Lockdowns after jail riot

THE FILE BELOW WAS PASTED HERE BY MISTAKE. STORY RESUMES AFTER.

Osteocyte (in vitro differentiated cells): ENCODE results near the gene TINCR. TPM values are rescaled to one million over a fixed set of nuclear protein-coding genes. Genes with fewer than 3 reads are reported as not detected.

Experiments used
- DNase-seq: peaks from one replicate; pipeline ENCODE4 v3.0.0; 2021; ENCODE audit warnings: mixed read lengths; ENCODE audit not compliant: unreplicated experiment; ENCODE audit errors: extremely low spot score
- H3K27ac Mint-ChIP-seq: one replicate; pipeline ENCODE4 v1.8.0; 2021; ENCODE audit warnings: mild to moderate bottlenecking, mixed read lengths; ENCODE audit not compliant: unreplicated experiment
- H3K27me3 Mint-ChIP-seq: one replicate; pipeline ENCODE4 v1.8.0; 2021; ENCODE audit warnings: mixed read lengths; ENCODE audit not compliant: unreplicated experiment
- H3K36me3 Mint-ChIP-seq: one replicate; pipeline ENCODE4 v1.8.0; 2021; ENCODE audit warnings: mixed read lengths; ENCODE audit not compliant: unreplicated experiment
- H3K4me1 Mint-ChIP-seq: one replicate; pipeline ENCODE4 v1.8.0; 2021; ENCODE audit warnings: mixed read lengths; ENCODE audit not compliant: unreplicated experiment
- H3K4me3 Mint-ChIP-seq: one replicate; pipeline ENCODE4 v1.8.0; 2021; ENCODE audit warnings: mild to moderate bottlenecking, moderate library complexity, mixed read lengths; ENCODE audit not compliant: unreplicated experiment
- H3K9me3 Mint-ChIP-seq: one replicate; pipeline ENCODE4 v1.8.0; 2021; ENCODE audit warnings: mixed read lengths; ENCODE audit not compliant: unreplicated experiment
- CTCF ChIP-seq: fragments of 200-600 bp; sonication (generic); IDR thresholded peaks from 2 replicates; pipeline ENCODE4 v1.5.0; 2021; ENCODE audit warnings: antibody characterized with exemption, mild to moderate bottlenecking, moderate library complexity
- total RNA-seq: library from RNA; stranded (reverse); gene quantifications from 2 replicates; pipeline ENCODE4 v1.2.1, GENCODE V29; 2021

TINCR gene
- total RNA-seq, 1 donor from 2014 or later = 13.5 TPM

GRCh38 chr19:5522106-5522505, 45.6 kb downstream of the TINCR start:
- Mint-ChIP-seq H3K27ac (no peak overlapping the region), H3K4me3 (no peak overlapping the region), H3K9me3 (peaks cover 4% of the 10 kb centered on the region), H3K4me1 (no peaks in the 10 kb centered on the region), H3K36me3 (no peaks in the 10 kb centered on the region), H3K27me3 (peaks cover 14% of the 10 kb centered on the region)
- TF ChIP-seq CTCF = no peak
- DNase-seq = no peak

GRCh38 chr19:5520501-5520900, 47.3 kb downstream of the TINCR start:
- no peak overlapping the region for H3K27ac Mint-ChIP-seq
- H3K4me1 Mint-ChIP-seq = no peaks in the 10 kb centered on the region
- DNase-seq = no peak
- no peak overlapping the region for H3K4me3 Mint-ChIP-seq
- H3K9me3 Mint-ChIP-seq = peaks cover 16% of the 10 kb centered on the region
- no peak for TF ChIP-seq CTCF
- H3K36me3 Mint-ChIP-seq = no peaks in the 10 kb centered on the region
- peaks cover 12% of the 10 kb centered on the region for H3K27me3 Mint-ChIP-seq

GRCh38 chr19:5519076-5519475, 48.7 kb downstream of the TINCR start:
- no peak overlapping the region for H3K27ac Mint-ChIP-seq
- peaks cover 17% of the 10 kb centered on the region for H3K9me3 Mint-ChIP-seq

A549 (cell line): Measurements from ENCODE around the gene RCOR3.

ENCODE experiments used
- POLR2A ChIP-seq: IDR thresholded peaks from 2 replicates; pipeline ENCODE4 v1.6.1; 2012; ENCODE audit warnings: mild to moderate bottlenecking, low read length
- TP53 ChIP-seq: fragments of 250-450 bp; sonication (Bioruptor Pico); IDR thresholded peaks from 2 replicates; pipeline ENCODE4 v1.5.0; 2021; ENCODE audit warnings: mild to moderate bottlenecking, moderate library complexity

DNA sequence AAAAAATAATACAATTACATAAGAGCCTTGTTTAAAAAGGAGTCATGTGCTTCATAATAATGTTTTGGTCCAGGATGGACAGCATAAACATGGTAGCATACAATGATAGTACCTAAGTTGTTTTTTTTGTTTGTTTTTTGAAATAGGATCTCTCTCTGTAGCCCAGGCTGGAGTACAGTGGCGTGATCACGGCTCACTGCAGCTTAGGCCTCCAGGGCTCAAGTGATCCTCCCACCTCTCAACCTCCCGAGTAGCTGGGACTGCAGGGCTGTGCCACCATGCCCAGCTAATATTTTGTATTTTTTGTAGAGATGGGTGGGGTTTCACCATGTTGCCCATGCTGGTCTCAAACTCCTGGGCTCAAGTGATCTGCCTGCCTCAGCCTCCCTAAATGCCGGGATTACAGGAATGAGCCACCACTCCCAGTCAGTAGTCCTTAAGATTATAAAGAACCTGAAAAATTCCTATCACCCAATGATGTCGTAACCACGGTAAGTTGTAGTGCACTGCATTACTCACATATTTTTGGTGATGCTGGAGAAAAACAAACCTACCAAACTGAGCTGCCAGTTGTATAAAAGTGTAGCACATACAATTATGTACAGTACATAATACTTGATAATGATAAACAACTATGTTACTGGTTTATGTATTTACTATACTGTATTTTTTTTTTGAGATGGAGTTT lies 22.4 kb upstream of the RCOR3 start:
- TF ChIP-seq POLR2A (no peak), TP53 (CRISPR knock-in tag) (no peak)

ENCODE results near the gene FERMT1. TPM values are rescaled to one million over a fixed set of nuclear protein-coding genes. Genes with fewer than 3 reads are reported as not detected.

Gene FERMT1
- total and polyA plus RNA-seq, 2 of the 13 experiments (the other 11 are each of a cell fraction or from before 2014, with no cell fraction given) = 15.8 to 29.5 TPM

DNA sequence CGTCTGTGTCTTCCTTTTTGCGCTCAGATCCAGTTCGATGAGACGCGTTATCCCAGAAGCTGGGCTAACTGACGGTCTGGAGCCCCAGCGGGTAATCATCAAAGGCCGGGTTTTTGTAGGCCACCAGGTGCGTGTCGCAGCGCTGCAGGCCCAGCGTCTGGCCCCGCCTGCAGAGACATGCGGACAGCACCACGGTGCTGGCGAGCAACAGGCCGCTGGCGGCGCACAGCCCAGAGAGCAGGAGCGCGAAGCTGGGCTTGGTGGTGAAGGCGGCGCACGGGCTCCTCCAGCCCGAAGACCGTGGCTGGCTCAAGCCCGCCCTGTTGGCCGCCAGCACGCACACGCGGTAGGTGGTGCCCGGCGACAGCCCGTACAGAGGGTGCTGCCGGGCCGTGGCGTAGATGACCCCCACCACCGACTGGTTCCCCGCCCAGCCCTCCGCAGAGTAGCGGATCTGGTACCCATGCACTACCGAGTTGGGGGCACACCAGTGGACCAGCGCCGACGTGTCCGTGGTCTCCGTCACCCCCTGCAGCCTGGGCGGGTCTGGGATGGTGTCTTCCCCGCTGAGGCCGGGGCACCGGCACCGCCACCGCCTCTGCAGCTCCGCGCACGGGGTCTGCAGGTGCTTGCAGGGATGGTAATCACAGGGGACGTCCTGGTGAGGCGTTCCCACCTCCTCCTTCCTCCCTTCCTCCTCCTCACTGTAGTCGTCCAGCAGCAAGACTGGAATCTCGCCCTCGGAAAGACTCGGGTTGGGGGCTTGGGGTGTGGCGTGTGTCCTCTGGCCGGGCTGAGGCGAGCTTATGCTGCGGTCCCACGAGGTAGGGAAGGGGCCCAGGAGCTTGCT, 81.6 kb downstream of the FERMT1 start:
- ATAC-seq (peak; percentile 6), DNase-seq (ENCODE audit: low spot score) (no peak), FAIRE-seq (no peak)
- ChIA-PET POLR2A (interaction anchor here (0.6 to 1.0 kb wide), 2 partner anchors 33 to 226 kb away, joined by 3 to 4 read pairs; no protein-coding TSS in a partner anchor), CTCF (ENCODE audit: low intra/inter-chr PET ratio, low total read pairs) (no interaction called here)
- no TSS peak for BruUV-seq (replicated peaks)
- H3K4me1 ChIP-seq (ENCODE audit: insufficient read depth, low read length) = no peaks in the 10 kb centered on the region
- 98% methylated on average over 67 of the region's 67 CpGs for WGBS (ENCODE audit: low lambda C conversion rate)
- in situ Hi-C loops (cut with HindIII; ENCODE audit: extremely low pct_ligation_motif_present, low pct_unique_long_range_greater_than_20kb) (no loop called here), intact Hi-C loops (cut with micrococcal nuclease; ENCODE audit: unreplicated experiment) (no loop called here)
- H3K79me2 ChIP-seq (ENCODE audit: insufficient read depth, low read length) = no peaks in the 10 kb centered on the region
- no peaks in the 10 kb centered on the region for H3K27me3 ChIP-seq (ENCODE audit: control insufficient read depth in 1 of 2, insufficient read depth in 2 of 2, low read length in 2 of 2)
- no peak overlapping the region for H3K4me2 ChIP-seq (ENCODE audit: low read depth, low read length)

first_img AD Quality Auto 360p 720p 1080p Top articles1/5READ MORESanta Anita opens winter meet Saturday with loaded card About 200 people were involved in serious fighting, which might be connected to the stabbing of a Latino gang member by an African-American gang member last week at Men’s Central Jail in Los Angeles. Of the 46 inmates treated for injuries, two remained at Henry Mayo Newhall Memorial Hospital on Sunday, including one in critical condition, spokeswoman Bhavna Mistry said. Officials segregated Latino and African-American inmates in the North County facility – permitted during emergencies – while the entire county jail system was in lockdown, though deputies allowed restricted movement for some inmates by Sunday afternoon. “Everything’s quiet,” Whitmore said. The measures are in effect until officials decide it’s “safe to move forward.” The jail system – the nation’s largest – oversees a daily population of about 21,000. About 60 percent are Hispanic, and about 30 percent are African-American, officials said. With racial tensions viewed as a catalyst for the riot, Sheriff Lee Baca said he wants to discuss the need for inmate segregation with civil liberties groups, even as a 2005 U.S. Supreme Court ruling forbid separation of state prison inmates strictly by race. SANTA CLARITA – The Los Angeles County jail system remained in lockdown Sunday as authorities investigated a race-related riot at Pitchess Detention Center – one of the worst in at least four years that left an inmate dead and dozens injured. Wayne Robert Tiznor, 45, of Los Angeles died from apparent blunt force trauma amid the chaos Saturday when fighting between Latino and African-American inmates spread to involve more than 2,000 in the North County Correctional Facility, one of three jails inside the sprawling 8,200-inmate complex. Tiznor, who is African-American, was arrested Jan. 3 for failing to register as a sex offender. He was assigned to the 3,800-inmate maximum-security lockup Jan. 23, according to county sheriff’s records. Investigators were trying to determine if he was linked to the racial tensions and gang rivalries officials believe sparked the violence, sheriff’s spokesman Steve Whitmore said. “It’s being looked at right now,” he said, adding the inquiry could last several days. “The homicide investigators are interviewing everybody to see if there is a link.” “The sheriff wants to … have some real-life discussions,” Whitmore said. “He wants to examine the reality of the jail world, where segregation prevents violence that could lead to death.” The Sheriff’s Department has said it doesn’t segregate by race but rather by gang affiliation, type of crime, propensity for violence or escape, sexual orientation and other factors. But gangs in and out of jail are often organized around race. Jody Kent of the American Civil Liberties Union said racial segregation of inmates might be allowed during emergencies, but it can’t be the only solution to jailhouse violence. “There are underlying issues that caused or exacerbate the tensions in the jail, and they come from overcrowding, which is an issue we have brought up,” said Kent, jail projects coordinator for ACLU’s Southern California chapter. “They are in there locked down 24 hours a day. They get three hours a week minimum of exercise. That environment fosters violence.” Kent said reducing jail crowding and enhancing inmate education and work programs could help, but she acknowledged the Sheriff’s Department is hampered by staff and funding shortages. “There are only so many things the Sheriff’s Department can do,” she said. In February 2005, the Supreme Court voted 5-3 in Johnson vs. California that state prisons can’t racially segregate prisoners for up to 60 days each time they enter a new prison, even on the premise that the policy helps to prevent violence caused by racial gangs. But attorney Bert H. Deixler, who argued for plaintiff and inmate Garrison Johnson, said the decision allows other effective options. “Knowing that people are members of gangs is critically important to making decisions in how they should be housed,” he said. “It would be perfectly constitutional for Sheriff Baca to segregate people based on gang affiliation,” even if the gangs are racially-based. Douglas W. Kmiec, constitutional law professor at Pepperdine University, agreed. “Alternative bases of segregation are possible, so long as it is not just a clever way to separate by race,” he wrote in an e-mail. “If gang-based separation is based upon a record of gang animosity and violence between gangs, that might well survive.” But screening inmates based on these other criteria can be tough in a jail setting, Deixler said. “It’s a pre-conviction setting,” he said. “Generally, you have less information. People are picked up off the street. It’s more difficult.” Eugene Tong, (661) 257-5253 [email protected] 160Want local news?Sign up for the Localist and stay informed Something went wrong. Please try again.subscribeCongratulations! You’re all set!last_img

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